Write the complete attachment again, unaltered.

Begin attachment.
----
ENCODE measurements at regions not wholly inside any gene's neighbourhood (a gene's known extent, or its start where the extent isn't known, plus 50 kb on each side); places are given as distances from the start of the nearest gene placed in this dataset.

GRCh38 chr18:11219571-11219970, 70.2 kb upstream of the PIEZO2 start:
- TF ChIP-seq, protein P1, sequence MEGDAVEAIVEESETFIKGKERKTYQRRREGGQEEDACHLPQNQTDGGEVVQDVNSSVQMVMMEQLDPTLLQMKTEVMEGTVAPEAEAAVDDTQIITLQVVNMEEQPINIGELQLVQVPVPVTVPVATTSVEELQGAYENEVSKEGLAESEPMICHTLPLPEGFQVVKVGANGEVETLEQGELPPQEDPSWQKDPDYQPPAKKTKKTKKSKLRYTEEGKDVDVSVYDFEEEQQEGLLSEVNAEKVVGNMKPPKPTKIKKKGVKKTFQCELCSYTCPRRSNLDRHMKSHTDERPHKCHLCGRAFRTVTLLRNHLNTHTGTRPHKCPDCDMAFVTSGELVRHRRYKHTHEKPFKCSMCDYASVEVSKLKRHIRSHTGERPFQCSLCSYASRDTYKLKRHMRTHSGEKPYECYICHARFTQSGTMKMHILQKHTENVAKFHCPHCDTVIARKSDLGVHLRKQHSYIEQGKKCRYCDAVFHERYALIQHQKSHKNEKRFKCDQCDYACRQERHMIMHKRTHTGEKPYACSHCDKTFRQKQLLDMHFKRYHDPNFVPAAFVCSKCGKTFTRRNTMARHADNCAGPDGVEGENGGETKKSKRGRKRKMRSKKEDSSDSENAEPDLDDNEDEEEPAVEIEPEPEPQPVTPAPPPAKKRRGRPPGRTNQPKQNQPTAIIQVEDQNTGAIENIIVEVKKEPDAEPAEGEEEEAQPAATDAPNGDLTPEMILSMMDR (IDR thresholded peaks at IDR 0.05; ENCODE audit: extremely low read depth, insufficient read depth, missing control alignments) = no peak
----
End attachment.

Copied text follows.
ENCODE measurements at regions not wholly inside any gene's neighbourhood (a gene's known extent, or its start where the extent isn't known, plus 50 kb on each side); places are given as distances from the start of the nearest gene placed in this dataset.

GRCh38 chr18:11219571-11219970, 70.2 kb upstream of the PIEZO2 start:
- TF ChIP-seq, protein P1, sequence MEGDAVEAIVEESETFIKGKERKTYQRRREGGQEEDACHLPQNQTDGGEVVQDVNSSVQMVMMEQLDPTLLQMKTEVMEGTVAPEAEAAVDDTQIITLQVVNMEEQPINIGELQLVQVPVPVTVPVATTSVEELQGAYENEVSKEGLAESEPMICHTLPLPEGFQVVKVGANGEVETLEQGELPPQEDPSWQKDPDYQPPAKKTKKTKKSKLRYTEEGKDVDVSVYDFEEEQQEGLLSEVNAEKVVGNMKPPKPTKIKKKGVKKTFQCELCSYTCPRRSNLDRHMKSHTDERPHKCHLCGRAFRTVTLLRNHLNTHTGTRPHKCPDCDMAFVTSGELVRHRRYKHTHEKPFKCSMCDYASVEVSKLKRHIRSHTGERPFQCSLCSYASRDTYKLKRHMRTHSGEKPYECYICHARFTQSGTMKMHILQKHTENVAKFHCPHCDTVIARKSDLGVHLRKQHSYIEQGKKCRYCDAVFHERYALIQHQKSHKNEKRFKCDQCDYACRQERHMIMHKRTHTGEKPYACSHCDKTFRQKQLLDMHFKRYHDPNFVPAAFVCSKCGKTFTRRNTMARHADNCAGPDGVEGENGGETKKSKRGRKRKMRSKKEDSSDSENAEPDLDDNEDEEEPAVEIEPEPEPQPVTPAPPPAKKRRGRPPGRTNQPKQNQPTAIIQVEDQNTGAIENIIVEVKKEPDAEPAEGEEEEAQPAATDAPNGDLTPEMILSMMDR (IDR thresholded peaks at IDR 0.05; ENCODE audit: extremely low read depth, insufficient read depth, missing control alignments) = no peak